Famous writers’ love letters

Some are erotic, some are sensual, some are even metaphorical in nature. The most famous of writers have always had a different way of writing love letters – dirty, scandalous even. The by-product of having a wild imagination.

Here are some of the love letters sent by famous writers to their lovers.

Gustave Flaubert to Louise Colet, 1846:

“I should like to make of you something entirely apart—neither friend nor mistress. Each of those categories is too restricted, too exclusive— one doesn’t sufficiently love a friend, and one is too idiotic with a mistress. It is the intermediate term I seek, the essence of those two sentiments combined. What I want, in short, is that, like a new kind of hermaphrodite, you give with your body all the joys of the flesh and with your mind all those of the soul. Will you understand that? I fear it isn’t clear. It’s strange how bad my writing is, in these letters to you; I put no literary vanity into it. One thing conflicts with another. It’s as though I wanted to say three words at a time.”

Charles Bukowski to Linda King, 1972:

“I liked your hand-walking act; that got me hotter than hell…. everything you do gets me hotter than hell…. throwing clay against the ceiling… you bitch, you red hot shrew, you lovely lovely woman…. you have put new poems and new hope and new joy and new tricks into an old dog, I love you, your pussy hairs I felt with my fingers, the inside of your pussy, wet, hot, I felt with my fingers; you, up against the refrigerator, you have such a wonderful refrigerator, your hair dangling down, wild, you there, the wild bird of you the wild thing of you, hot, lewd, miraculous…. twisting after your head, trying to grab your tongue with my mouth, with my tongue…. we were in Burbank and I was in love, ultramarine love, my good god damned godess, my goad, my bitch, my my my my beating breathing hair-lined cunt of Paradise, I love you… and your refrigerator, and as we grabbed and wrestled, that sculpted head watching us with his little lyrical cynical love-smile, burning…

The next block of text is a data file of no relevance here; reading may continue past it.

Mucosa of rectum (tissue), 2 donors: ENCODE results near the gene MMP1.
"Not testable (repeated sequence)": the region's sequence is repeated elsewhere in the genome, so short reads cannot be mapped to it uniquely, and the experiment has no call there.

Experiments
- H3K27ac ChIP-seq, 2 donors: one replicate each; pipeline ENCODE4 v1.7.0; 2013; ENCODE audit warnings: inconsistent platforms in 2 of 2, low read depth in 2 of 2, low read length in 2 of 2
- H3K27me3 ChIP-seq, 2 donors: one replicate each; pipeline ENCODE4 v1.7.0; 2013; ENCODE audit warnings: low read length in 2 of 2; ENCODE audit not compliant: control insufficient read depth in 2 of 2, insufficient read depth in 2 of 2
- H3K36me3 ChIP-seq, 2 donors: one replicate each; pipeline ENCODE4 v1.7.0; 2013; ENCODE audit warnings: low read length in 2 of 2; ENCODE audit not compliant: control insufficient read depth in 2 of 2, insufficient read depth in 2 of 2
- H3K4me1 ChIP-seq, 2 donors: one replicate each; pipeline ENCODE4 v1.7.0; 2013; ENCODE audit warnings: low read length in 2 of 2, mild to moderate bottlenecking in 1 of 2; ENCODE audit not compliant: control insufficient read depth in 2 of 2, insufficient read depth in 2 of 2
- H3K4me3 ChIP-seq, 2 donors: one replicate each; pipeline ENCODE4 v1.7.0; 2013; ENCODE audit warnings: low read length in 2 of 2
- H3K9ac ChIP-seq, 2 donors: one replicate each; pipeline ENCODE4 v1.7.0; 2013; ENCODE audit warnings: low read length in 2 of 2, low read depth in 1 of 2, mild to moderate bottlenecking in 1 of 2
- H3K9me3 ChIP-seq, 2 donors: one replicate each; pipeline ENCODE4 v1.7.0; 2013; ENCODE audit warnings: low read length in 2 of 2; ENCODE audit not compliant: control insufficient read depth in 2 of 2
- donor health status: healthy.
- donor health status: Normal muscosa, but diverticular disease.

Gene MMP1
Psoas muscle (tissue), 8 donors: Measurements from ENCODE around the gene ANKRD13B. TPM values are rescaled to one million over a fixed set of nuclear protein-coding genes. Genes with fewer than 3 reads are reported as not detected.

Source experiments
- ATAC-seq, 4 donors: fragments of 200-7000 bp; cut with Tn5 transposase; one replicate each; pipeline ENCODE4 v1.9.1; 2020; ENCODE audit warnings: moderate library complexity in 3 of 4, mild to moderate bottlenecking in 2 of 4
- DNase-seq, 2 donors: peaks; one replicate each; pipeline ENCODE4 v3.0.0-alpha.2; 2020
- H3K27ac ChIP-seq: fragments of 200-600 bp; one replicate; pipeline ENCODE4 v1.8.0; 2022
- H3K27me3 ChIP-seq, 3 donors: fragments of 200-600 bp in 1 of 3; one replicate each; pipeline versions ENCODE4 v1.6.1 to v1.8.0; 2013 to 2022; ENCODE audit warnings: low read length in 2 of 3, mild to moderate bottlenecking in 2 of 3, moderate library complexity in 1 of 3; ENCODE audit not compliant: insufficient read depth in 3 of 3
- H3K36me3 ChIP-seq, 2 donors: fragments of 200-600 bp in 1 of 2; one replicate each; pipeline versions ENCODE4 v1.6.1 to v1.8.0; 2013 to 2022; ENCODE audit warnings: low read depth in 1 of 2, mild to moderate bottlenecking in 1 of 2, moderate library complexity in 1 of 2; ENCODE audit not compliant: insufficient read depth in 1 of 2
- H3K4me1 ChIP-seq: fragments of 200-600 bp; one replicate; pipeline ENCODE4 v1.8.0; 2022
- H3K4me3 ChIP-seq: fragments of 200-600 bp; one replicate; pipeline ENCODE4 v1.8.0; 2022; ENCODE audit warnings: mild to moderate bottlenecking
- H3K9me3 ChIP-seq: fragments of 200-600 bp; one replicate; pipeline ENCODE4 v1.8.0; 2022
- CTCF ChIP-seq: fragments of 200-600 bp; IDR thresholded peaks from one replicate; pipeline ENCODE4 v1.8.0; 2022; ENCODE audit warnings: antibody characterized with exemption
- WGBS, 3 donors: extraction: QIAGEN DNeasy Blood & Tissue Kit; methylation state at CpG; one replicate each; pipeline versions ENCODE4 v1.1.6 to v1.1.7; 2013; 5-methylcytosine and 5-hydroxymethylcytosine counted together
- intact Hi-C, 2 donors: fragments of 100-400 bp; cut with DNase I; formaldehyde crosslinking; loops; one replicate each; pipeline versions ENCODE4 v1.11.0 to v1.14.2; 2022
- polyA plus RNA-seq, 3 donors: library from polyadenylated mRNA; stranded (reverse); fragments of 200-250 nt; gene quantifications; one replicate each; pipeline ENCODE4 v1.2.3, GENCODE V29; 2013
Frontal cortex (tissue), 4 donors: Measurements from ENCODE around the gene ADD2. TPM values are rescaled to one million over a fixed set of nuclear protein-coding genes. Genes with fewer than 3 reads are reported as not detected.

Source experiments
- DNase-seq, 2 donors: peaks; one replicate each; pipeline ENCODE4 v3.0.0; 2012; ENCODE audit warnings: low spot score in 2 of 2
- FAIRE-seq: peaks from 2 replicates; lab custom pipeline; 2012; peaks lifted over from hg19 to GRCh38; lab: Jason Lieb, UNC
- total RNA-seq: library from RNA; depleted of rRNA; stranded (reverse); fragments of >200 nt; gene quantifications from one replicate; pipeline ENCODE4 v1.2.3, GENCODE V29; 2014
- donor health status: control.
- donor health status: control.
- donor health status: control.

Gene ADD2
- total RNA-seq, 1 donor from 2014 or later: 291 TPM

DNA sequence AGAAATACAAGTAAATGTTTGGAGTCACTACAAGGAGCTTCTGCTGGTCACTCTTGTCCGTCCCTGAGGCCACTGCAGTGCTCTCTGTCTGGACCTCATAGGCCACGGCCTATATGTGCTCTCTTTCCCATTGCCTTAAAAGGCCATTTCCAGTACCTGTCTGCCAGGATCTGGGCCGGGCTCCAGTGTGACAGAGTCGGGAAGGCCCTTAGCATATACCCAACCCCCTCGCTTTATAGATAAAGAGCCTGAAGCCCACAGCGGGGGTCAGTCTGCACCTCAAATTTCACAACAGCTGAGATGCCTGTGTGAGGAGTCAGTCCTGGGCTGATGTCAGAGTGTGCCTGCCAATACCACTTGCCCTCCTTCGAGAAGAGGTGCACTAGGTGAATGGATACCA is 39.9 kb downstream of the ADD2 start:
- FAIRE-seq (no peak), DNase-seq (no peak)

I want you,
I want you,
I want YOU
YOU YOU YOU YOU YOU YOU!”

Edith Wharton to W. Morton Fullerton, 1908:

“There would have been the making of an accomplished flirt in me, because my lucidity shows me each move of the game – but that, in the same instant, a reaction of contempt makes me sweep all the counters off the board and cry out: – “Take them all – I don’t want to win – I want to lose everything to you!””

Ernest Hemingway to Mary Welsh, 1945:

“Dearest Pickle,

So now I’m going out on the boat with Paxthe and Don Andres and Gregorio and stay out all day and then come in and will be sure there will be letters or a letter. And maybe there will be. If there aren’t I’ll be a sad s.o.a.b. But you know how you handle that of course? You last through until the next morning. I suppose I’d better figure on there being nothing until tomorrow night and then it won’t be so bad tonight.

Please write me Pickle. If it were a job you had to do you’d do it. It’s tough as hell without you and I’m doing it straight but I miss you so [I] could die. If anything happened to you I’d die the way an animal will die in the Zoo if something happens to his mate.

Much love my dearest Mary and know I’m not impatient. I’m just desperate.

Ernest”

 

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